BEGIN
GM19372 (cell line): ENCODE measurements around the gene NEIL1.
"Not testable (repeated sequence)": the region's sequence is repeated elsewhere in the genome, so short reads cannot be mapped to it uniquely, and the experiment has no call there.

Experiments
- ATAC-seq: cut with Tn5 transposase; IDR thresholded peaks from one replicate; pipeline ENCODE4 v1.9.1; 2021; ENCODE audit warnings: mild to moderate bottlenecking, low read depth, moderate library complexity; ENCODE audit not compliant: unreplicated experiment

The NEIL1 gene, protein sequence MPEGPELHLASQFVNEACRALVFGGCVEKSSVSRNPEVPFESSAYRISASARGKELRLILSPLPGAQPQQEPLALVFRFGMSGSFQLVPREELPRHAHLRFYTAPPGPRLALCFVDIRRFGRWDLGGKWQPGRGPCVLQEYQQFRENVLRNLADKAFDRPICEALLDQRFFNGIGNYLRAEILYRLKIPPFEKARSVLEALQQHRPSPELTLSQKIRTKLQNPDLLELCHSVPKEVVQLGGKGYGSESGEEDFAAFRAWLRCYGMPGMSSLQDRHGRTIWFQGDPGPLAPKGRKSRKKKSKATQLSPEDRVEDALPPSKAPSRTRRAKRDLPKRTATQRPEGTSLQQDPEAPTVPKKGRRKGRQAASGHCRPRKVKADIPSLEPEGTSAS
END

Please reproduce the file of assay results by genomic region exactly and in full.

GM19372 (cell line): ENCODE measurements around the gene NEIL1.
"Not testable (repeated sequence)": the region's sequence is repeated elsewhere in the genome, so short reads cannot be mapped to it uniquely, and the experiment has no call there.

Experiments
- ATAC-seq: cut with Tn5 transposase; IDR thresholded peaks from one replicate; pipeline ENCODE4 v1.9.1; 2021; ENCODE audit warnings: mild to moderate bottlenecking, low read depth, moderate library complexity; ENCODE audit not compliant: unreplicated experiment

The NEIL1 gene, protein sequence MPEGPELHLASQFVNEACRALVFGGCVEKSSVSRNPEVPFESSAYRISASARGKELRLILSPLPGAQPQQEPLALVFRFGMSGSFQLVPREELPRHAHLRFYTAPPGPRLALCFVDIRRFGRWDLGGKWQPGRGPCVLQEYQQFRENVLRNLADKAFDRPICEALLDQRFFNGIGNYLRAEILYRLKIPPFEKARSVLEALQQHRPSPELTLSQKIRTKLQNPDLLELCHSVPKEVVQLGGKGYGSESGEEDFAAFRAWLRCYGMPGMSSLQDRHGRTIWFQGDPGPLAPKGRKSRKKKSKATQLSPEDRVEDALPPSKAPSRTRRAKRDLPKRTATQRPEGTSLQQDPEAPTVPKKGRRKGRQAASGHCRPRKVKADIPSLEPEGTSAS